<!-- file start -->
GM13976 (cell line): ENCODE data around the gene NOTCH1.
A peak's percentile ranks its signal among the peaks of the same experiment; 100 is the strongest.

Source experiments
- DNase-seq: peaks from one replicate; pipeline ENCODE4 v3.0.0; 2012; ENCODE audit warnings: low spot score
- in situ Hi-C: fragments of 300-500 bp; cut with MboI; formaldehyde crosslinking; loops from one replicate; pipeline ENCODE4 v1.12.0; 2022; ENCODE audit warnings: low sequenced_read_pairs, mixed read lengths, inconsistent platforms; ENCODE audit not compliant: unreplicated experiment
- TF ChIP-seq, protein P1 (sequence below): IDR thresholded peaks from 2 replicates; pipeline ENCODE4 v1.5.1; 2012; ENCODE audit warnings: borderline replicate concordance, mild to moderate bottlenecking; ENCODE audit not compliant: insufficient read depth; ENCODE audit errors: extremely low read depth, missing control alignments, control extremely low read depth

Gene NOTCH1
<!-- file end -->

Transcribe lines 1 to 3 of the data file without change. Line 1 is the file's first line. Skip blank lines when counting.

GM13976 (cell line): ENCODE data around the gene NOTCH1.
A peak's percentile ranks its signal among the peaks of the same experiment; 100 is the strongest.

Source experiments